Despite the weak economy, comedy clubs around Boston like the Improv Asylum are seeing a steady flow of customers.
Comedy clubs bank on recession laughs
When the economy is bad, laughter is often an effective way to cope. That’s a good thing for area comedy clubs, several of which say patrons are still crowding their venues for much-needed escapes.
Richard Jenkins, owner of the Comedy Studio in Harvard Square, said business is up 10 percent compared to last year. He pointed to tickets of $10 or less as a major selling point to customers yearning for entertainment on the cheap.
“Stand-up comedy is one of most affordable entertainment options someone has, so to be able to have a good night out and save money looks very appealing,” Jenkins said. “We’re turning away more people, and we’re selling out on a regular basis.”
At ImprovBoston in Central Square, managing director Daniel Binderman said, “Sales holding up pretty well.” Meanwhile, at the Improv Asylum in the North End, a third show on Saturday nights and a Sunday evening show were added in April to meet the growing demand.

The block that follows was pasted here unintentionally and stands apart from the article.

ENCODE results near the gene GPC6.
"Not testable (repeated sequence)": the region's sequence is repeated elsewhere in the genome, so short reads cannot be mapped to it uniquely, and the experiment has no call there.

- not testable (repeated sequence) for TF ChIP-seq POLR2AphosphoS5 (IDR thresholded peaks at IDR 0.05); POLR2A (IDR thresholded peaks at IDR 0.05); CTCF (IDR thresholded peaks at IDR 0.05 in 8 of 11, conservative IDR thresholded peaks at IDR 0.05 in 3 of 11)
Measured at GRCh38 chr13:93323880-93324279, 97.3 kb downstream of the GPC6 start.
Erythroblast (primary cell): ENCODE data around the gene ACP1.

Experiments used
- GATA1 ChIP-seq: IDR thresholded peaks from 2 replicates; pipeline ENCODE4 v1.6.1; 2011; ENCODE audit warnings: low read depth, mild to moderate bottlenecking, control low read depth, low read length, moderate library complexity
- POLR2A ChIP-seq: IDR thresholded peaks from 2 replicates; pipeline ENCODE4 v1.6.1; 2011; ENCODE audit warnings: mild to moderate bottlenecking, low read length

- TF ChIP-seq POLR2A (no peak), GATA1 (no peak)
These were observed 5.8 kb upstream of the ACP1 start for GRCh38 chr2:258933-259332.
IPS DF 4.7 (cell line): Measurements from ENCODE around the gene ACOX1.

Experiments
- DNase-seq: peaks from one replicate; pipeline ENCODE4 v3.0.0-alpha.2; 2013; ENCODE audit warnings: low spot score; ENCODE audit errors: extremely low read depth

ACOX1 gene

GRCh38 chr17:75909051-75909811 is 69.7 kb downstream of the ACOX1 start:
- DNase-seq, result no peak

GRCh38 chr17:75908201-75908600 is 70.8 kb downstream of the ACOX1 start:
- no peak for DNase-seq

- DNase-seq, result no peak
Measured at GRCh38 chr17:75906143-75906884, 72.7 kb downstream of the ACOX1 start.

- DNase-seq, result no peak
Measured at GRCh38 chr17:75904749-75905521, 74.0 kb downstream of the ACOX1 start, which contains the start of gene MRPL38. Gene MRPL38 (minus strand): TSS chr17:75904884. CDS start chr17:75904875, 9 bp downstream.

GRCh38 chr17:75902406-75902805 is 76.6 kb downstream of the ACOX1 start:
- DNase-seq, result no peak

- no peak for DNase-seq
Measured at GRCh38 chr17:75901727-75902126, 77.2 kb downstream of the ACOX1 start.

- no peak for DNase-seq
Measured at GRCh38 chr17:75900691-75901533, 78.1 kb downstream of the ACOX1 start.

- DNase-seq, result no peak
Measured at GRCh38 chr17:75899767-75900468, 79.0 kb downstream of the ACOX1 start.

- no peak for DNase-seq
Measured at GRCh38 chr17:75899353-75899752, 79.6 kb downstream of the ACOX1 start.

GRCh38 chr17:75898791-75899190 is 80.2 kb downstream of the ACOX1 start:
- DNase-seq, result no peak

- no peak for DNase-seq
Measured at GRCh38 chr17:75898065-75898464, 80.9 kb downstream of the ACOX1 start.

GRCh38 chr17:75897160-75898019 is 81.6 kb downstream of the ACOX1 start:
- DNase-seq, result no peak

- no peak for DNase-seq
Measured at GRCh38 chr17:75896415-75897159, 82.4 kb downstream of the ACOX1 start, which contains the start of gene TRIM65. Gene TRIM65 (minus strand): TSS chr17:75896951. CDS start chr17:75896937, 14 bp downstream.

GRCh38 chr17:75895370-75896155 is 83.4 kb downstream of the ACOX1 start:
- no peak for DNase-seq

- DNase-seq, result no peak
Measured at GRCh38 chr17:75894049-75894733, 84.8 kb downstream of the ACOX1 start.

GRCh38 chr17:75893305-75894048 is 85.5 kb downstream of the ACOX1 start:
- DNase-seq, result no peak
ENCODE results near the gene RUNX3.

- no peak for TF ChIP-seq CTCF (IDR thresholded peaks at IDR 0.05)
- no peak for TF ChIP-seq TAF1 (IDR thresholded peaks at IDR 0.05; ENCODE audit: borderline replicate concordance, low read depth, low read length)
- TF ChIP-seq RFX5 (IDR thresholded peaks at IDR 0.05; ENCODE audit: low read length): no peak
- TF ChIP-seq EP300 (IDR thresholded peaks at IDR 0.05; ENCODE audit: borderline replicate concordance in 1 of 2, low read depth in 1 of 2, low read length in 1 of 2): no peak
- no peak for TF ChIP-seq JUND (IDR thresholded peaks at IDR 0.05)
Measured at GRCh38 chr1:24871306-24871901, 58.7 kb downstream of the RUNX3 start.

“I think the fact that people are looking for more local things at home to do has helped,” said events manager Kristin Martin.
It’s not just smaller venues that are enjoying the business. Sales remain strong at the Comedy Connection — which moved from Faneuil Hall to the 1,100-seat Wilbur Theatre last July — according to marketing director Andrew Mather.
“We are actually are selling very well,” said Mather, who credited part of the reason to more customers from the suburbs, perhaps opting to stay closer to home for excursions. “We’ve haven’t seen a lag in sales at all.”